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Description: My guest this week is Cheech from Fly Fish Food [@36:00], a highly regarded tier and teacher whose videos are popular with serious fly tiers. He's an engaging character who knows fly materials inside and out. We talk fly material substitutions, particularly hook styles, and ramble on all sorts of things related to fly tying. I hope you find it as fun to listen to as I did to record it.
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Description: This week I have a chat with Jonny King [41:00], one of the most creative and innovative fly tiers I know. Patterns like the Kinky Muddler and Splitsville dry flies come from his creative mind. I am always interested in where the idea for new patterns come from, how they are developed, and how they get evaluated. Join me as we ramble and discuss his creative process.
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Description: This week I have an interview [starts at 39:52] that was recorded pre-Covid with Peter Bring, long-time Montana guide for Blackfoot River outfitters in Missoula. I always learn new things form every guide I fish with, but I thought Peter had some especially helpful tips on fishing with indicators and dry droppers. Being on the water every day and expected to produce fish in any condition, guides develop efficient, fun, and easy ways to catch fish and have polished their techniques through thousands of hours of helping other anglers become successful.
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Description: We’ve done a bit with trout Spey on the podcast, but never one specifically on flies for trout Spey. Luckily, Tim Flagler of Tightline Productions, who produces the best fly tying videos, has become a trout Spey addict and in the podcast he talks about tactics and tying special patterns for Trout Spey.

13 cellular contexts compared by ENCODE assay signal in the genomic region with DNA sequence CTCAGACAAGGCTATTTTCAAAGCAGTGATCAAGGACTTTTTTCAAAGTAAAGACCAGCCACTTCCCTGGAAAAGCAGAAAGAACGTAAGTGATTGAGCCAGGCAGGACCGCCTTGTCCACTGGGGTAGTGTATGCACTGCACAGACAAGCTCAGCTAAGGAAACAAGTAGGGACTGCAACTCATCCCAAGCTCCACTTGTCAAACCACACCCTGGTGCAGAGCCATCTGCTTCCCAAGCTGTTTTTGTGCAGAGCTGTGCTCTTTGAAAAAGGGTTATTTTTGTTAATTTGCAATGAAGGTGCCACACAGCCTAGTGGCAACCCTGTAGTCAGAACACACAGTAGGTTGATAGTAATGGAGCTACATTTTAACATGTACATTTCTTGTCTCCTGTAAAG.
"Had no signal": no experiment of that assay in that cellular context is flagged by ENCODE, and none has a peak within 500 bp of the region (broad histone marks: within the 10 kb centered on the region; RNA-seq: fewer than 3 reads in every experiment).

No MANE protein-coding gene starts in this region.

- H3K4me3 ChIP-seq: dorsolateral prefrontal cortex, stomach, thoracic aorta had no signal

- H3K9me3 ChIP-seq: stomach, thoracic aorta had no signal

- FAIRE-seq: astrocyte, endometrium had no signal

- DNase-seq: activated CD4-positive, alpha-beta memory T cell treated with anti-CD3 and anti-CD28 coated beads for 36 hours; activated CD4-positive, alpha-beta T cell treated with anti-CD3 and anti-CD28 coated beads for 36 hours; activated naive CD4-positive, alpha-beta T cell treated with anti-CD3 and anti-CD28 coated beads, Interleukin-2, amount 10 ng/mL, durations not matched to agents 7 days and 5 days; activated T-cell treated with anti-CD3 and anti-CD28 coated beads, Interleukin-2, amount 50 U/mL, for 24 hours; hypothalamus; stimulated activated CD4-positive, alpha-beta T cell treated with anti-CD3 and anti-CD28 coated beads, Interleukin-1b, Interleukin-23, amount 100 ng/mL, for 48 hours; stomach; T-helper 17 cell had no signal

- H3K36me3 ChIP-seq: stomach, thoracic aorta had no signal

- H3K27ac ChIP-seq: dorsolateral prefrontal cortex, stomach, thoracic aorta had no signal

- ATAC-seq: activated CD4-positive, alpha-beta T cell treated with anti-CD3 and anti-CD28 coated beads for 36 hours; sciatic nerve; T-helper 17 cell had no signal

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Description: I get regular and frequent questions on the differences between nylon and fluorocarbon tippet—when and where to use them, appropriate knots, special properties, and shelf life. I used to be involved in the development process of tippet and have visit many places where tippet is made. But that was years ago and a lot of progress has been made since my time in product development. So I invited Josh Jenkins, R&D manager at Scientific Anglers, to talk about recent innovations in tippet material. Josh is intimately involved in the development and testing of tippet for both Orvis and Scientific Anglers, and his knowledge is far greater that mine. I think you’ll learn some surprising tips on both tippet material construction and knots because I learned a lot in speaking with Josh.
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Description: Being a camera gear geek, I was delighted to interview Chris Niccolls (interview starts at 47:16) of DP Review TV (if you are a camera geek at all you probably read DP Review regularly). Chis is a photography teacher as well as a video star, has worked in camera shops on the floor, and currently works in a fly shop in Calgary. In the interview, we gives some fantastic tips on how to take better fish and fishing pictures in both the video and still formats. He also suggests some brands and models of phones, cameras, and drones that he feels are best suited for fishing photography. I know I learned a whole mess of new tricks for taking better fishing pictures and I am sure you will, too.